I’ve been a fitness enthusiast since I was 12 years old. When I look back at my younger self, it’s hard not to think that he was just a few decades ahead of his time. At that age, how could anyone have known the kind of life they’d live? And yet here I am, now in my 20s, still trying to make healthier choices on my own terms. But why is that so important? Why do people who fall into the fitness habit early on enjoy staying committed for years (or even decades) on end? What lessons can we learn from those who made it their mission to never stop working out?
Fitness is a lifestyle.
It’s not something you can do once and then call it quits, or stop at some arbitrary point in your life. You have to be committed to making fitness part of your daily routine, even if it means getting up earlier than usual and spending less time with friends on the weekend so that you can make it to the gym before work.
It’s also important not to set unrealistic goals for yourself when starting out—instead try setting small ones that will help guide where you want this journey to take place over time (like walking 10 minutes every day). Remember that while exercise is good for our bodies, eating healthy foods is just as crucial because they help us feel better physically AND mentally!
You’ll have to be your own cheerleader from time to time.
You can’t expect others to cheer you on all the time, and you can’t always count on them being there when you need them most. It’s up to you to be your own cheerleader and motivate yourself with positivity, self-affirmation, and other things that will help keep you going when it seems like everything is going wrong in life.
If someone else has tried doing what they do but hasn’t been able or willing (or able) enough yet then they may not ever get there either—so don’t take any advice from them!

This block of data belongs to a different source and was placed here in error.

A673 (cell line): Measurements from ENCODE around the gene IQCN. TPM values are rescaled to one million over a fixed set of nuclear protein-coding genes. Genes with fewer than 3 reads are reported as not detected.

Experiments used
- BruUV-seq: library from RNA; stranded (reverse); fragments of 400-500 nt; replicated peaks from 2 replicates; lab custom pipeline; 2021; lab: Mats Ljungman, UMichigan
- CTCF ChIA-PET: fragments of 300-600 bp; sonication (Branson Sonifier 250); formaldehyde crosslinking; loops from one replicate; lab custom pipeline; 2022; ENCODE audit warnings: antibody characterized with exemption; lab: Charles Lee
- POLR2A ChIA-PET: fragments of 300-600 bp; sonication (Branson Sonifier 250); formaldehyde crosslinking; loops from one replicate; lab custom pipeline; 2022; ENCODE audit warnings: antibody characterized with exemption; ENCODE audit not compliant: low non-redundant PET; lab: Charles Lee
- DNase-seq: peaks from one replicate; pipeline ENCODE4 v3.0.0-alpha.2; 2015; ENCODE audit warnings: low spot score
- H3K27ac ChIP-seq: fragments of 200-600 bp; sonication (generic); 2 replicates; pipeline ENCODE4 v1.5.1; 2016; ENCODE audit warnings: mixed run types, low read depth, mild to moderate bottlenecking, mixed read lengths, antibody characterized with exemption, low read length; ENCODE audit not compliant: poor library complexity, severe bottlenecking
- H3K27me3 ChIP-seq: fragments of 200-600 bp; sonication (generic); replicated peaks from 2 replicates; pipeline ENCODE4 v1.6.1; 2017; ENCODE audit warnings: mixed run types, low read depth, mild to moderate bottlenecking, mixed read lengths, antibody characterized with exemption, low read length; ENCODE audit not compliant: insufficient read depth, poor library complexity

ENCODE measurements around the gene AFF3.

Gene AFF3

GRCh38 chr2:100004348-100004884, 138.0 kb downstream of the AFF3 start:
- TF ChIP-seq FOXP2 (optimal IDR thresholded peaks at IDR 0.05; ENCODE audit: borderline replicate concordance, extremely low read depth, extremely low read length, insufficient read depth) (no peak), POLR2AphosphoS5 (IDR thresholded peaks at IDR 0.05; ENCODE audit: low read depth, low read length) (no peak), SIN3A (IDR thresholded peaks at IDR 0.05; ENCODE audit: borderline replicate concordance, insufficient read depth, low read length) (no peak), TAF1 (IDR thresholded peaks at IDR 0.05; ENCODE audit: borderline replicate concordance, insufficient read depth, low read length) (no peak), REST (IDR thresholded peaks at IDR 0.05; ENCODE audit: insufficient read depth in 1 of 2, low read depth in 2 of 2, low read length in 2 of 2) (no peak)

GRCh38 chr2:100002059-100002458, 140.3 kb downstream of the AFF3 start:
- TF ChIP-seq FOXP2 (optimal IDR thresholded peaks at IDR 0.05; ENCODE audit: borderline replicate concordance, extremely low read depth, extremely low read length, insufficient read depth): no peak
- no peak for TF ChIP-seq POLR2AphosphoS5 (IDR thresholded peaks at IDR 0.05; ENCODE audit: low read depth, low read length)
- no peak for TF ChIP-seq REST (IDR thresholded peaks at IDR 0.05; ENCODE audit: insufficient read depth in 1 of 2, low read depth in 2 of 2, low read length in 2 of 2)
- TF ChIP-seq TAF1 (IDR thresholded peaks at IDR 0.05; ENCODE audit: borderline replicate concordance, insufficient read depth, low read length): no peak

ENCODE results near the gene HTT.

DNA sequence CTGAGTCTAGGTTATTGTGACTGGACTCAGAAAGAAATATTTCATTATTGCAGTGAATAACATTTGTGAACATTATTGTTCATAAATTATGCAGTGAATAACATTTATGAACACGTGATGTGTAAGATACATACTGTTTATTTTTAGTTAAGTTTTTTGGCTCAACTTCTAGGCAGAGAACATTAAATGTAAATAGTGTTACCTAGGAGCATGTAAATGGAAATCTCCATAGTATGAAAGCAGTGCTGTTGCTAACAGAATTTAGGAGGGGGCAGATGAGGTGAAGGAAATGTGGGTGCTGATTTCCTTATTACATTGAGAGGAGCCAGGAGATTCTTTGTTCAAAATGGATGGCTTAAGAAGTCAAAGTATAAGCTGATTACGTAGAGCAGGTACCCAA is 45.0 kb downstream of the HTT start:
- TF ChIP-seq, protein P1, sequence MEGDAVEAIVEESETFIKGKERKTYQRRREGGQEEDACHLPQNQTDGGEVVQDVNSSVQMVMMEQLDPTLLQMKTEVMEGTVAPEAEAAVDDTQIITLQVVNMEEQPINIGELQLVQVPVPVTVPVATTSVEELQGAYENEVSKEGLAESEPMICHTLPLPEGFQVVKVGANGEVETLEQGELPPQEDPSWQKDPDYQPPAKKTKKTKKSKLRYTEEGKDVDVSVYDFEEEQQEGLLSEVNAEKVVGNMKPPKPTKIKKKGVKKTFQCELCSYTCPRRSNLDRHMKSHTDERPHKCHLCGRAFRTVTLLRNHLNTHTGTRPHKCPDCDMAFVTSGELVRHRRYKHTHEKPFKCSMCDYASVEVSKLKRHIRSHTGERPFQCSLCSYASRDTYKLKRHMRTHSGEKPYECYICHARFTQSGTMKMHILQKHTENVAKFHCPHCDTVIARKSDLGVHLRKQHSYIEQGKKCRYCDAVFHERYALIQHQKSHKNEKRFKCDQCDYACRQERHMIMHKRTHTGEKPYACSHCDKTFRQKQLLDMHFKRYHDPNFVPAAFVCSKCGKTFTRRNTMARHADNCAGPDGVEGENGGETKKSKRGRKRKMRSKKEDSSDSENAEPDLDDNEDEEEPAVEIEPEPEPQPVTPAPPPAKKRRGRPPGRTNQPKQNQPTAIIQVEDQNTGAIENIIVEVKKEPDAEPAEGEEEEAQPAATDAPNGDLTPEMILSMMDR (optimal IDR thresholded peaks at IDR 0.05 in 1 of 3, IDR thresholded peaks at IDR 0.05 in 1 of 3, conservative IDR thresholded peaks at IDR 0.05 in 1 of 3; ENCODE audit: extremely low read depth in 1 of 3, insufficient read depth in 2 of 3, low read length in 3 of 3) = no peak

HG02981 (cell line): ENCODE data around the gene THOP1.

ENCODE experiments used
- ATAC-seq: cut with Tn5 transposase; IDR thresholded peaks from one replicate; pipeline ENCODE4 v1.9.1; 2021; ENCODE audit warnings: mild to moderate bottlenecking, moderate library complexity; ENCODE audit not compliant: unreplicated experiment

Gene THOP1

Being mediocre is fine.
- You don’t have to be the best at everything, but you do have to set goals and challenge yourself. If you want to be more fit, healthy and happy then it’s important that you set some sort of goal for yourself (for example: “I will go running every day this week, no matter what!”). Setting achievable goals will help keep things fun and exciting while also keeping your motivation up during tough times when life gets hard or stressful.
- It’s okay if other people seem much better than you in certain areas of fitness; there are no winners here! The key thing is that everyone has different interests so there’s always someone out there who can teach something new about themselves based on their experience too 🙂
People are more likely to judge themselves than they are to judge you.
You’re not alone if you’ve been guilty of judging yourself. I’ve done it too. But if you want to make a change in your life, it’s important to be aware of how other people see you and how they view your body. Everyone has an opinion about what’s right and wrong with them—even when those opinions are based on nothing more than hearsay or rumor.